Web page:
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Six Arts and Culture Websites We Love Right Now

Updated: Aug 15, 2023


Laptop near window in between lamp and plant with an image of performers in  blue and purple light.
Did you know that 75% of people admit to making judgments about a company's credibility based on its website design (Stanford Web Credibility Research)?

Your website is your most important asset, and people’s first impression of you gives them a glimpse of whether they will enjoy your shows. Making it easy to purchase tickets or give a gift is key to rebuilding from the pandemic. Over the last few months, we scoured the internet and found many great sites, but here are a few of our favorites:


The site has an enticing welcome video that gives a glimpse of upcoming operas and educational programs. It also shows off the experience that audience members have at Lyric Opera with video and multi-media. Navigation is easy because their main menu is available during the entire visit. The sub-menu on each show page helps make it easier to discover the opera’s cast, information, video, and other digital content.


Creating clear, easy-to-navigate ticket purchase pathways are usually overlooked on websites. Canadian Stagekeeps this in mind. Their site does a great job of having an excellent clean ticket purchase pathway. The main navigation buttons are clear and call out the most important actions: to order tickets and donate.


Figuring out what tickets to purchase can often be confusing for people, especially if they aren’t familiar with your venue. It’s hard not to appreciate a simple web design; Shakespeare’s Globe website is on the simpler side of design, which is why it made our cut. The top main navigation has well-placed call-to-action buttons that focus on logging into your account, Shakespeare’s Globe’s Schedule, donations, and the main menu. They also make it easy for future attendees to begin creating their experience at the theatre by providing an add-on page for their drinks and snacks.


You can tell that Cal Performances put effort into their subscription pages, making subscribing easy and more attractive. An easy-to-navigate subscription (especially renewals) purchase pathway can be challenging for many organizations. Cal Performances goes the extra mile with a helpful video on how to order subscriptions. They also created in-the-spotlight packages with 22/23 season stories that look like what you’d find on Instagram or Facebook. Additional people-friendly touches are also on the site, like a parking alert section that makes it easier to plan ahead if traffic will be heavy before the performance.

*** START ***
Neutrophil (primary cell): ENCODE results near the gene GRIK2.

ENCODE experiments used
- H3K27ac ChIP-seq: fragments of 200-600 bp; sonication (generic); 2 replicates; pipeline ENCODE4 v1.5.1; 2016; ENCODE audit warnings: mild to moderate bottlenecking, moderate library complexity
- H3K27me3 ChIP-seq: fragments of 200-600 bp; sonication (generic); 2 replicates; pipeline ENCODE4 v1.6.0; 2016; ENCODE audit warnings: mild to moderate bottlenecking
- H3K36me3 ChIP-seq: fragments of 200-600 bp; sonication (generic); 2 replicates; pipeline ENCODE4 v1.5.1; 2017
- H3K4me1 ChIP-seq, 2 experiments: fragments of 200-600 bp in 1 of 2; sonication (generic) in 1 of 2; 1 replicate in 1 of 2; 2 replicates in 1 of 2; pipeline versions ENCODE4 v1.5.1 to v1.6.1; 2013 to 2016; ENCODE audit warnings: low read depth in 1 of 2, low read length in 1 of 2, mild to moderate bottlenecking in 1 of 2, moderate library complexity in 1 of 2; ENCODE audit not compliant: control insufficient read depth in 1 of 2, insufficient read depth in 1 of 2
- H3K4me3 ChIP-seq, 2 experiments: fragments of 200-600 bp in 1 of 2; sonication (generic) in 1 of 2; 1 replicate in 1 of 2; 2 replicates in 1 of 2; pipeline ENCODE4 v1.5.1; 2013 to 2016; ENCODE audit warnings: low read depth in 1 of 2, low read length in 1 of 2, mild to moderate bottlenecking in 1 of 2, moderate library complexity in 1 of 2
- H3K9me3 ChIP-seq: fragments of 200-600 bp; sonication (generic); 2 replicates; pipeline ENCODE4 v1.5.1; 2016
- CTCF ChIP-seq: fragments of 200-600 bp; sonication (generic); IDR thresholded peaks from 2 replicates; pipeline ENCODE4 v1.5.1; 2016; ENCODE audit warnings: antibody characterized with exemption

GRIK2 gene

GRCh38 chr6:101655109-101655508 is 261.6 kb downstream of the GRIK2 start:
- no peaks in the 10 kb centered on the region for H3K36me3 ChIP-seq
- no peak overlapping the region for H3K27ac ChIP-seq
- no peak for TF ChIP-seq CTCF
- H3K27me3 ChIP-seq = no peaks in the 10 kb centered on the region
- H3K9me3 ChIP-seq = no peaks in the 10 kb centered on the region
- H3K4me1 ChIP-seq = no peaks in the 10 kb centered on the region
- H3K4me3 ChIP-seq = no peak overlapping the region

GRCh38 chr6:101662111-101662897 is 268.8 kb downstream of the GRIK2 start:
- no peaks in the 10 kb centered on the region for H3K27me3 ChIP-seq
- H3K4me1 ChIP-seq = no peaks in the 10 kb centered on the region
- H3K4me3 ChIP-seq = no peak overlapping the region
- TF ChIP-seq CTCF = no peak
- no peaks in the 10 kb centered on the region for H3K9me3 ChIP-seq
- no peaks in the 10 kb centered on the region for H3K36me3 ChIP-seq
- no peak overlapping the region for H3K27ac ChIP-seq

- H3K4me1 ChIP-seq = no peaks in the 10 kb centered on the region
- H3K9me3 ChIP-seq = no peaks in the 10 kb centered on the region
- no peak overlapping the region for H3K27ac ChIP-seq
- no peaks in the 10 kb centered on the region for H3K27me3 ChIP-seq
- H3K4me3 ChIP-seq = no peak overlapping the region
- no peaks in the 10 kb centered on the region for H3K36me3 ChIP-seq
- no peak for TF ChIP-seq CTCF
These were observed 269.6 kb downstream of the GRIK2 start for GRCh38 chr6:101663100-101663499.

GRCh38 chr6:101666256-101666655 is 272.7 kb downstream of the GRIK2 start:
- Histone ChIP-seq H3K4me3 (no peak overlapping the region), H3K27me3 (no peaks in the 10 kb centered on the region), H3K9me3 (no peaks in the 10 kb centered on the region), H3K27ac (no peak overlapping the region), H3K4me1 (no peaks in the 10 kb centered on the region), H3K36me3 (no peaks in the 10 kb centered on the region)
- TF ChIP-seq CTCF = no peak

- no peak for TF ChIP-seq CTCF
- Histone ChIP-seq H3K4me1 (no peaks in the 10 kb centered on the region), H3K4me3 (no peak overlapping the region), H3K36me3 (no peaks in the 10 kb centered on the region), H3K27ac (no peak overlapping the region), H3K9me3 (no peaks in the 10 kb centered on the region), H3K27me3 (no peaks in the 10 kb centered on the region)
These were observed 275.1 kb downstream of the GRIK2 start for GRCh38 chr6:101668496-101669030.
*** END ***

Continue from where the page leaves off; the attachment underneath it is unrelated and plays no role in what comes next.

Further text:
The Contemporary Art Museum St. Louis website presents its daily hours right on its main navigation menu, so people know if they are open or closed. Their exhibits are front and center with compelling, eye-catching photos with captions to assist people who are visually impaired.


NYC Ballet offers a simple color design that coordinates well with the colored images they use, especially with the pictures chosen to represent their current season. Their animated background and headlining text functions are very smooth and clean in design, while their copy is still fully readable, even as the background moves. Presenting their calendar on their homepage puts the season shows front and center and inspires action.


Quick Tips


Are you in the middle of a website redesign? We’re inundated with website advice, and the trends are constantly changing. Here are some quick tips and reminders.

  • Your website design goals should align with your audience and provide a good user experience while reflecting your brand and what your brand stands for. Usually, it is best to form a simple, polished layout designed to draw attention to essential items to your brand and services.

  • An easy way to form this ideal layout begins by ensuring your website is accessible to all. In a recent study, New Window U.S. researchers found that an estimated 7.3 million Americans have a vision disability, ranging from impaired vision to total blindness. That means that 2.3% of the U.S. population needs assistive technology to access the web entirely. Meanwhile, 15% of Americans have deafness, hearing loss, and are hard of hearing. You can provide an inclusive digital space by offering captions to video and text transcripts for audio content to ensure the website is keyboard-accessible in your media and by aligning your design to web content accessibility guidelines.

  • Another critical step in web design is knowing where to invest. Most SEO experts agree that companies should invest in mobile website design. In 2021, Internet users spent half of their online time on mobile devices. And recent studies found that at the end of 2021, mobile devices generated 54.4% of global website traffic. Ensuring your website is responsive on all devices shows that you’re meeting your audience where they are.

  • A good site inspires action. The ultimate goal is getting your audience to take steps with you. So be sure your layout draws attention to your service with well-designed and placed call-to-action buttons.

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